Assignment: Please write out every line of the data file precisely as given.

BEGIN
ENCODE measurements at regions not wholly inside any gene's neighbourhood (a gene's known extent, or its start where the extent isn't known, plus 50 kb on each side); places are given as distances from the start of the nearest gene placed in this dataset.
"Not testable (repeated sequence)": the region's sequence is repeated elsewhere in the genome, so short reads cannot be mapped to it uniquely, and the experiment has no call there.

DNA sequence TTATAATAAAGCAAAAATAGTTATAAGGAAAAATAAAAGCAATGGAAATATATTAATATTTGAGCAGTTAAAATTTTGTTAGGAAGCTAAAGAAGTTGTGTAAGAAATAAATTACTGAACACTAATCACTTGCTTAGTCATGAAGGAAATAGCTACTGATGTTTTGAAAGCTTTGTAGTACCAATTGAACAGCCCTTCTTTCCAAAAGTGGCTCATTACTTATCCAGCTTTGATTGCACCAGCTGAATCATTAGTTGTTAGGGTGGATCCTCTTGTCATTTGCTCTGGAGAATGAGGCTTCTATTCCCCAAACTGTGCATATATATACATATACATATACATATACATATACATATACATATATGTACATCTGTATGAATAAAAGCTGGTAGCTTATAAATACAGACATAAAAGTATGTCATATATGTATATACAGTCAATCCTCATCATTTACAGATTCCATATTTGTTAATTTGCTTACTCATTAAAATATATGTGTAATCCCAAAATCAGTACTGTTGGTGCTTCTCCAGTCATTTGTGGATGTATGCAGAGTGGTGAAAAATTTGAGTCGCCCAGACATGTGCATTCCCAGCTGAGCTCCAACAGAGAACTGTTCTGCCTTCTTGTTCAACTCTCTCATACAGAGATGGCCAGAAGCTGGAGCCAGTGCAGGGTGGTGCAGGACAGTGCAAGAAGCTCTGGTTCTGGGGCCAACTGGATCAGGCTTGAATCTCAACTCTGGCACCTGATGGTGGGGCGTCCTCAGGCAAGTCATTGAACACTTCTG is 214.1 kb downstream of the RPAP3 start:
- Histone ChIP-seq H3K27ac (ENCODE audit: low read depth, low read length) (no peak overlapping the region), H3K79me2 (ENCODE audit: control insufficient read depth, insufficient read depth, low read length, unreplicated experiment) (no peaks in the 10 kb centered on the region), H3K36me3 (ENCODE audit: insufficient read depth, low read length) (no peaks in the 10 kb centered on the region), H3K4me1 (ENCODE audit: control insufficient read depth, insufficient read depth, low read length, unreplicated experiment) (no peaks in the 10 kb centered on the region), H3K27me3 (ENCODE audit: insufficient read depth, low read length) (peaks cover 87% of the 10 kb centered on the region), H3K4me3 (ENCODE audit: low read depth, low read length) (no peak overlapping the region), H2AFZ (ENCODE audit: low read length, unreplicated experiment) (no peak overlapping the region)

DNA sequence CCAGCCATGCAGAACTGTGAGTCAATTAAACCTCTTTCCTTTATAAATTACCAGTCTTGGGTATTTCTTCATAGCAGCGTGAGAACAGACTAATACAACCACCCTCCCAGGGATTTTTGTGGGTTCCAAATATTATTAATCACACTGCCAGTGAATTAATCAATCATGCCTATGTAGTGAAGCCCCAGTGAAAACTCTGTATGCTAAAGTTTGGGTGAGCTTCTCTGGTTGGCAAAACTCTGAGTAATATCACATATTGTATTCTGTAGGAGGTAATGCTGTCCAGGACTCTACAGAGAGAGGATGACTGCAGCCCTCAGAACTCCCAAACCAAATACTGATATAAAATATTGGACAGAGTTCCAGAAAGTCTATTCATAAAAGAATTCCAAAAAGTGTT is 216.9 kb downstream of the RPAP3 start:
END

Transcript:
ENCODE measurements at regions not wholly inside any gene's neighbourhood (a gene's known extent, or its start where the extent isn't known, plus 50 kb on each side); places are given as distances from the start of the nearest gene placed in this dataset.
"Not testable (repeated sequence)": the region's sequence is repeated elsewhere in the genome, so short reads cannot be mapped to it uniquely, and the experiment has no call there.

DNA sequence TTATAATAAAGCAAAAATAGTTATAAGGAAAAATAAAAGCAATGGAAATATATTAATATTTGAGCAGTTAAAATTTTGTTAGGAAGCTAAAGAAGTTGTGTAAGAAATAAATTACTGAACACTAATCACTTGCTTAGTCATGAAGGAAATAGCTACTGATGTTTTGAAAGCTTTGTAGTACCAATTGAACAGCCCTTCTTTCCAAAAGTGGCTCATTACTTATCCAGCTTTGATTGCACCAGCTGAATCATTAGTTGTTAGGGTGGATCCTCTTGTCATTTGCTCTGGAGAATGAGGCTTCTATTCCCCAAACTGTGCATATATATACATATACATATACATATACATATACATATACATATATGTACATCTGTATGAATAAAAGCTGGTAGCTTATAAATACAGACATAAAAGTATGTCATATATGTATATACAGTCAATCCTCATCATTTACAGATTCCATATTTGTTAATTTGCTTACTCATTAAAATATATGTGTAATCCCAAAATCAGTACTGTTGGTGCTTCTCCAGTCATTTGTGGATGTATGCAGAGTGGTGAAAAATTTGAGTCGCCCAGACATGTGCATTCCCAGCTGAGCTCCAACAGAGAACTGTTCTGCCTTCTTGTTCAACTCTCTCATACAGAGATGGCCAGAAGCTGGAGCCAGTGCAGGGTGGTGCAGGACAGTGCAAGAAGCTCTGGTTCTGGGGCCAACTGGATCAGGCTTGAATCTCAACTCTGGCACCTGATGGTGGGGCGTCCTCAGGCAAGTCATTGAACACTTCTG is 214.1 kb downstream of the RPAP3 start:
- Histone ChIP-seq H3K27ac (ENCODE audit: low read depth, low read length) (no peak overlapping the region), H3K79me2 (ENCODE audit: control insufficient read depth, insufficient read depth, low read length, unreplicated experiment) (no peaks in the 10 kb centered on the region), H3K36me3 (ENCODE audit: insufficient read depth, low read length) (no peaks in the 10 kb centered on the region), H3K4me1 (ENCODE audit: control insufficient read depth, insufficient read depth, low read length, unreplicated experiment) (no peaks in the 10 kb centered on the region), H3K27me3 (ENCODE audit: insufficient read depth, low read length) (peaks cover 87% of the 10 kb centered on the region), H3K4me3 (ENCODE audit: low read depth, low read length) (no peak overlapping the region), H2AFZ (ENCODE audit: low read length, unreplicated experiment) (no peak overlapping the region)

DNA sequence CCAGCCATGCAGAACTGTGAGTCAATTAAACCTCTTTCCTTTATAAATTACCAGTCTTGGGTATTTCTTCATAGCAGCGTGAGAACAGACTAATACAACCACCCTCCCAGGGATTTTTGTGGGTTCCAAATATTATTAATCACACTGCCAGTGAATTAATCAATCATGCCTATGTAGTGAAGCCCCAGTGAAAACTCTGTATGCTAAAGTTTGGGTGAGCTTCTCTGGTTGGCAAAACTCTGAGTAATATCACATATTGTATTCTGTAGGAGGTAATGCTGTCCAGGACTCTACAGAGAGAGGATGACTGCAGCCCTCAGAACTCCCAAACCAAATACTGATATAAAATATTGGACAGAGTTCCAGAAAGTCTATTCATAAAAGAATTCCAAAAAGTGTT is 216.9 kb downstream of the RPAP3 start: